Sunday, October 23, 2005

Using Spreadsheets

Using Spreadsheets for Educational Purposes


Spreadsheets can be used in very creative ways. They can be used to enhance math by adding graphic colour to otherwise lifeless stats while improving basic computer skills. They can organize characters and plot lines. They can timeline current affairs and historical events and they can be a tool for student organization. Their greatest use, however, is their ability to keep track of grades, to chart student progress, organize loose data collection, provide a tool for predictions and calculate scores and percentages. Specifically Excel, spreadsheets can be a teacher’s best friend.

In the past I used Excel to create graphs that plotted student behaviour occurrences over time. This allowed me to see which type of behaviours were most prevalent and when they occurred. For the same student I also plotted graphs that showed four different categories of general assessment for each averaged week (academic, social, physical, mental). The student and I each filled out our own daily assessment sheet, which was then plotted as a weekly average. The two graphs were then compared. This allowed us to see how the student perceived his own behaviour categories against how I perceived them. The results were interesting. As the points of the graph were weekly, I was able to see correlations between the annual calendar and expected or unexpected point drops. Excel made this job exceedingly simple.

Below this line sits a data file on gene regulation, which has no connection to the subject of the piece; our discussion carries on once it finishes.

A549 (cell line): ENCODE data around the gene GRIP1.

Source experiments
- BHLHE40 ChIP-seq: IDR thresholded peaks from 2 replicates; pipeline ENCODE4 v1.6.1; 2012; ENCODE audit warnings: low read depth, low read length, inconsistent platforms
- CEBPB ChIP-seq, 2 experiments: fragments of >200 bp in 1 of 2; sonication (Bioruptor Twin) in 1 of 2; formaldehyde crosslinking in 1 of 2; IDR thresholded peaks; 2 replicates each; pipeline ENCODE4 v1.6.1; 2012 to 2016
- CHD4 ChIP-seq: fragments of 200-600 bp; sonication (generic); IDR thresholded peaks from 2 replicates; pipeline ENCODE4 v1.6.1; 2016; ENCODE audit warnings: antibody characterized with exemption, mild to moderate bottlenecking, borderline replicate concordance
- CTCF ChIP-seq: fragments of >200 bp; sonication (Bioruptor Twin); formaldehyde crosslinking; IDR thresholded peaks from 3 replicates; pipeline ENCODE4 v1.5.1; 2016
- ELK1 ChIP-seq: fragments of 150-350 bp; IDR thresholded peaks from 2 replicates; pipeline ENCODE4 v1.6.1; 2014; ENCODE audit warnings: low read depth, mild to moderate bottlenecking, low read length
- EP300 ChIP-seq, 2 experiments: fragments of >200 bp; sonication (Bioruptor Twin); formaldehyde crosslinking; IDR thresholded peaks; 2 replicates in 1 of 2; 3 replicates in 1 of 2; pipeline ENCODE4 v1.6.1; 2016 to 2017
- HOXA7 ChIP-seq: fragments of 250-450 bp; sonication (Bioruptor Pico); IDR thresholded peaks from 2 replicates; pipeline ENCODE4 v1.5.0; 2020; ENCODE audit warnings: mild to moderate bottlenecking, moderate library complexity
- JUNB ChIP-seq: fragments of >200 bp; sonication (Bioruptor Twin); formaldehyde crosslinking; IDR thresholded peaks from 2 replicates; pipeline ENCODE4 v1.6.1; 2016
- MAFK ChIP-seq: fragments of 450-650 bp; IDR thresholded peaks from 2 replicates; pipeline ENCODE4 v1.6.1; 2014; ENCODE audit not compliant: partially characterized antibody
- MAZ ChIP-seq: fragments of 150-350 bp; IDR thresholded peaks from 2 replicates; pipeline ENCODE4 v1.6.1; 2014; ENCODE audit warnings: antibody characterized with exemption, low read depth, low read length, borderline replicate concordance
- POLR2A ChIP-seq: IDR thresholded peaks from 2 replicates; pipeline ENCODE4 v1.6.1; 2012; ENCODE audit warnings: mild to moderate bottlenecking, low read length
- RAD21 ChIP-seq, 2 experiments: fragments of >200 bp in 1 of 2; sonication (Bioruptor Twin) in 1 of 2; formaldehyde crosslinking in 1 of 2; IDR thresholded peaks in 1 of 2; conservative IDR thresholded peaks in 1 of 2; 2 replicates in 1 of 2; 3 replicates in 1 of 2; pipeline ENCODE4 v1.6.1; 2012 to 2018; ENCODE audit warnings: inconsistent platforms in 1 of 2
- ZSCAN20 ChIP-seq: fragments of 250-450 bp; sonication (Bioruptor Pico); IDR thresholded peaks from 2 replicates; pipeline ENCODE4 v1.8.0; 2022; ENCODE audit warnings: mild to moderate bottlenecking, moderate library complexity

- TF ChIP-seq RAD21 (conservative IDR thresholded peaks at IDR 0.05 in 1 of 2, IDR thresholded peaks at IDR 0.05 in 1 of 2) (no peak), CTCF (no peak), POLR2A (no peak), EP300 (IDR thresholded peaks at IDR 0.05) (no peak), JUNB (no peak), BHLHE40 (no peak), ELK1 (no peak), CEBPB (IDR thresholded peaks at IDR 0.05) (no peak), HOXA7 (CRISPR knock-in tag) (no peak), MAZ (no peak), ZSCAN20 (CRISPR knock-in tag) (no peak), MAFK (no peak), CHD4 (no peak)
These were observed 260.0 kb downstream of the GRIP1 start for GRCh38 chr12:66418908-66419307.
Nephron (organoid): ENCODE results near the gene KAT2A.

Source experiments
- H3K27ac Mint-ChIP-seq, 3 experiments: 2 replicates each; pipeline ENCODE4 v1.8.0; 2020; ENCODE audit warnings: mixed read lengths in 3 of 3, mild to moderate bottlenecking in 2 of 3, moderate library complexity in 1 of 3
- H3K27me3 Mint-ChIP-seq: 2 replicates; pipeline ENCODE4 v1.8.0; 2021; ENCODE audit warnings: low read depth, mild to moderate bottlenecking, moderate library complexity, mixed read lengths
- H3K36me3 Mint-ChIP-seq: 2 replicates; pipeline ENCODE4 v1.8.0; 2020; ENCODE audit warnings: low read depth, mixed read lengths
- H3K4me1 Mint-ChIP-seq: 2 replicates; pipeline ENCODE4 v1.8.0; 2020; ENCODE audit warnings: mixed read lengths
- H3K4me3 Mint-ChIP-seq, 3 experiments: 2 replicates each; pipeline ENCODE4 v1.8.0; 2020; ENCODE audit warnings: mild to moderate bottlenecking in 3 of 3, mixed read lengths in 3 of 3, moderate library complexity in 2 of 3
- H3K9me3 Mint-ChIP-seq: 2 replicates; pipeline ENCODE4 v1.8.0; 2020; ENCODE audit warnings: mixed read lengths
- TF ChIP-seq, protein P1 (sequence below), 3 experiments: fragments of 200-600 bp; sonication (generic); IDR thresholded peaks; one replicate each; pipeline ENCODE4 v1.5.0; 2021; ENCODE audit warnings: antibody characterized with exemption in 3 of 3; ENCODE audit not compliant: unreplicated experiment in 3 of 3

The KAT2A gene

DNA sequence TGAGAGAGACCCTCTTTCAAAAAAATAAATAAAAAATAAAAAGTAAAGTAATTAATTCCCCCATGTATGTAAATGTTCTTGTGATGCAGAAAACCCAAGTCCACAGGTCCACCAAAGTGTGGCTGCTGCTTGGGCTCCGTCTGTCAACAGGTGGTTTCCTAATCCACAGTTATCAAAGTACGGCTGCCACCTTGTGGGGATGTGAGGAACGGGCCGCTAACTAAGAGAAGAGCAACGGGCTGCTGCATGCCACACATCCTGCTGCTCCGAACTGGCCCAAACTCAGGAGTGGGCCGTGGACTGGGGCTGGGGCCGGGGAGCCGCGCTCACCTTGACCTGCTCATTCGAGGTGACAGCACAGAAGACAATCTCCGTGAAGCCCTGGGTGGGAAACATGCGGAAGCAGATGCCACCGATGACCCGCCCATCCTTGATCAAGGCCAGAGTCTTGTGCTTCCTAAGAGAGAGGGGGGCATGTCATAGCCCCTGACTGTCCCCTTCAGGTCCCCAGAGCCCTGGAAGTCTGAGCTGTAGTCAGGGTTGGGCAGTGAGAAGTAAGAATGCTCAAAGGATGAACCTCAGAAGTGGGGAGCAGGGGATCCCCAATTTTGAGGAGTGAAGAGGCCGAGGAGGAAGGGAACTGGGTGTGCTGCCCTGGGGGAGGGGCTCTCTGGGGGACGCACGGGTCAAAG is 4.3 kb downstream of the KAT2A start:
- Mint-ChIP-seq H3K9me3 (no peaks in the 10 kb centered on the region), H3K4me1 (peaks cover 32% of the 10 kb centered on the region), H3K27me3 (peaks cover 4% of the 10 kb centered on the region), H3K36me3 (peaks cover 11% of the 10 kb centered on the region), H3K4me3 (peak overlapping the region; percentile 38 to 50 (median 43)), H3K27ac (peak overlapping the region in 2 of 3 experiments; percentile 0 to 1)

If Computers were in abundance I could see the potential for students to use it as a tool to assess personal growth and learning by keeping track of summative assessment results and/or other criteria.  It could also be a great way to provide a quick visual or graphic organizer for a portfolio.  I would think that Excel would be best taught to students in a computer class timeslot.  Reinforcement via use in other classes would help to increase and maintain the skills learned.  

I am beginning to like “about.com,” it has tutorials, games, quizzes, and numerous other resources on just about anything you can imagine. This is their Excel basics tips and tutorial page. Well, worth checking out if you haven’t already.
http://spreadsheets.about.com/od/excel101thebasics/

This site is a complete course on learning Excel.
http://www.extension.iastate.edu/Pages/Excel/

This site has an abundance of ideas and linked sites for tutorials and how to use in the classroom.
http://www.amphi.com/~technology/amphionline/ss/ssindex6.htm

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